Art gifts

Non-profit organization opens art co-op and gift shop in downtown Niles

By Ryan Yuenger
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What started as an idea to paint sunflowers on the windows of downtown buildings in support of Ukraine has turned into something much bigger.

Gasoline River Group, a non-profit organization founded to support and social vitality of the Niles community, opened an artist co-op and gift shop called 2nd floor art inside the REG building at 211 Second Street in downtown Niles.

REG chairman Vikki Jurgonski said the co-op stemmed from a project this summer to paint sunflowers throughout the city center in support of Ukraine.

“I called out any local artist to ask if they would like to paint sunflowers,” Jurgonski said. “They came out of the woodwork, we had a meeting and they all claimed their places. It was just really beautiful.

With the success of the Sunflower Project, Jurgonski wanted to continue working with artists.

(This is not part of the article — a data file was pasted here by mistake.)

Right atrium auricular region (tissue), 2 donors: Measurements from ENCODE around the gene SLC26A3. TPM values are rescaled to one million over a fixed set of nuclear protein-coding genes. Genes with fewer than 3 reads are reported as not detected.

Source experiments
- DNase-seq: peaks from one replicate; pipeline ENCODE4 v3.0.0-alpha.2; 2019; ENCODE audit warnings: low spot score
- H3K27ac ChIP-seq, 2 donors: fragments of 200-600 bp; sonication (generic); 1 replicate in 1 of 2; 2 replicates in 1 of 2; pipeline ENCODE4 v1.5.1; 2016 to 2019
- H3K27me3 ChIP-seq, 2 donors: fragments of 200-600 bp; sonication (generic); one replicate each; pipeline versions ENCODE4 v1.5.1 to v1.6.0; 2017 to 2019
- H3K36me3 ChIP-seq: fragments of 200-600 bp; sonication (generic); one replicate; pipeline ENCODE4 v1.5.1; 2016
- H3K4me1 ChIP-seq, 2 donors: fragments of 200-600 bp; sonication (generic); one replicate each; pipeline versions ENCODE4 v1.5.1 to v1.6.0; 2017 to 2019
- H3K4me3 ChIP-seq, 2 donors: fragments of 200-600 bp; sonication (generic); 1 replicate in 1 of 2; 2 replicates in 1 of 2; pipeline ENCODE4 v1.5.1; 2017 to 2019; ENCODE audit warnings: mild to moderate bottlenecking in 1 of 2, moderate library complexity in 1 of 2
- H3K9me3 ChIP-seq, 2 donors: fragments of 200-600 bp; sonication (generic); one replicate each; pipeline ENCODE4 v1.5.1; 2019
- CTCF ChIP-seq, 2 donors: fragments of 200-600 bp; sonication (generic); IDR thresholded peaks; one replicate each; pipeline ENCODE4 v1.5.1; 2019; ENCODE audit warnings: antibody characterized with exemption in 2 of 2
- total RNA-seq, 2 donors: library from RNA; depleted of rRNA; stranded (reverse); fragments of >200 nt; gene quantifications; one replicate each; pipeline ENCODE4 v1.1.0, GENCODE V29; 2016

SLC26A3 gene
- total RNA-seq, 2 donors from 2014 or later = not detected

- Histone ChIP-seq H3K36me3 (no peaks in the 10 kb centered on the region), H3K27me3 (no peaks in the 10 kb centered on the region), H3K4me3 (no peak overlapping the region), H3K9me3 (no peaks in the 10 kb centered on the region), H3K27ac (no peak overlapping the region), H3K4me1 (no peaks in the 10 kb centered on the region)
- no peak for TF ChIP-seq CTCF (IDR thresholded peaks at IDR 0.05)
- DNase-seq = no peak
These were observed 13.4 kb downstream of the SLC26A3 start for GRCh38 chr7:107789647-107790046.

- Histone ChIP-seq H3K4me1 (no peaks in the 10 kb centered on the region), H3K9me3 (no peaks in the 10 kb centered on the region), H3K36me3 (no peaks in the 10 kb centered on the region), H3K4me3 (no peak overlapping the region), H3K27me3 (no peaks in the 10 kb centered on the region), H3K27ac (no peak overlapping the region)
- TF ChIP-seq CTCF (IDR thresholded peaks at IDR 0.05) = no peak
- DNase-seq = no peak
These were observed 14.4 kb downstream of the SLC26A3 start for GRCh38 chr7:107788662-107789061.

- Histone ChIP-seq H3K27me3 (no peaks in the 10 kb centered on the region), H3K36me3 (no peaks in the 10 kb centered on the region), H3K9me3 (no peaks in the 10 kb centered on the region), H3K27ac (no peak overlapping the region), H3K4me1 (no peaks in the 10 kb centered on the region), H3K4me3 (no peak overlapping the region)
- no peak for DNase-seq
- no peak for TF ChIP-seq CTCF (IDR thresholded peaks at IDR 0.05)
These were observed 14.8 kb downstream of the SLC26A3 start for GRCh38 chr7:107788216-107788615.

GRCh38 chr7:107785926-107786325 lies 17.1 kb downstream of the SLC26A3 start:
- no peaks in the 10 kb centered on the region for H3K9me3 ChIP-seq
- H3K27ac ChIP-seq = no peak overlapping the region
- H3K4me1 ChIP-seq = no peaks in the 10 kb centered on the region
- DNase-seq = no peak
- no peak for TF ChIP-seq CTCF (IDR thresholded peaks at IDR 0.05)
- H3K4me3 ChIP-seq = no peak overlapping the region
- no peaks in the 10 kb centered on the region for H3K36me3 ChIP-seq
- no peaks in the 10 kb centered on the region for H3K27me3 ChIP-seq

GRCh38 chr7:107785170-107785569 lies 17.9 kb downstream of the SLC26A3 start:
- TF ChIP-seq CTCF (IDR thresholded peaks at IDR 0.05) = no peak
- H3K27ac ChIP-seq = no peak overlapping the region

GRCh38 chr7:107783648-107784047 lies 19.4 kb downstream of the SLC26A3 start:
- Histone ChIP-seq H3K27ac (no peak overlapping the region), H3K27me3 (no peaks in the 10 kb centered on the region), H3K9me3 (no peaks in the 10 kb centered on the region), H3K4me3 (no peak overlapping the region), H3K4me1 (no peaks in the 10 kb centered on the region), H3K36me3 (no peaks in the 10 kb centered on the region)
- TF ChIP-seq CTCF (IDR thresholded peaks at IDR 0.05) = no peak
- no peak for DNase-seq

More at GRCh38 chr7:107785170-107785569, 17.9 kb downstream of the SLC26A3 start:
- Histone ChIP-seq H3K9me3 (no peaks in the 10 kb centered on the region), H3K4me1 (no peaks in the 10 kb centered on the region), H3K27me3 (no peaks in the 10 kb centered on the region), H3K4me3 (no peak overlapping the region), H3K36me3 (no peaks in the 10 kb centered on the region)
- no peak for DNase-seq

“I said ‘OK, but you’re so good, let’s try to do something here with you,'” Jurgonski said. “So that’s what we did…and collectively we created a store.”

The store features items such as handmade wish cars, paintings, woodwork, jewelry, clothing, seasonal gift ideas and more – mostly created by local artists. Each seller pays $25 per month for a small space, and the money goes to fund REG projects.

“If you can cooperate with someone…that’s the new way to go,” Jurgonski said. “No one has the kind of money to pay rent and utilities and buy all the inventory, so that’s a good thing. … We take the risk together.

The store held its grand opening in September, and Jurgonski said she really wanted to use this store as a way to bring more art and artists to the Niles community.

“Artists came together and made this possible,” Jurgonski said. “It went really, really well.”

Each season, Jurgonski said, the store will feature a seasonal vibe and gift ideas. She said snowflakes will soon replace all sunflowers in the windows, and the shop is preparing to bring its winter-themed art.

Jurgonski said the store will remain open until next year’s Hunter Ice Festival from Jan. 13-15. After that, she’ll transform the space to host art classes before returning to the gift shop format in the spring.

Until then, the store will be open from 10 a.m. to 5 p.m. Friday and Saturday, and from 1 p.m. to 5 p.m. Sunday.

“Our prices are reasonable because there is no middleman,” she said. “It’s a beautiful thing.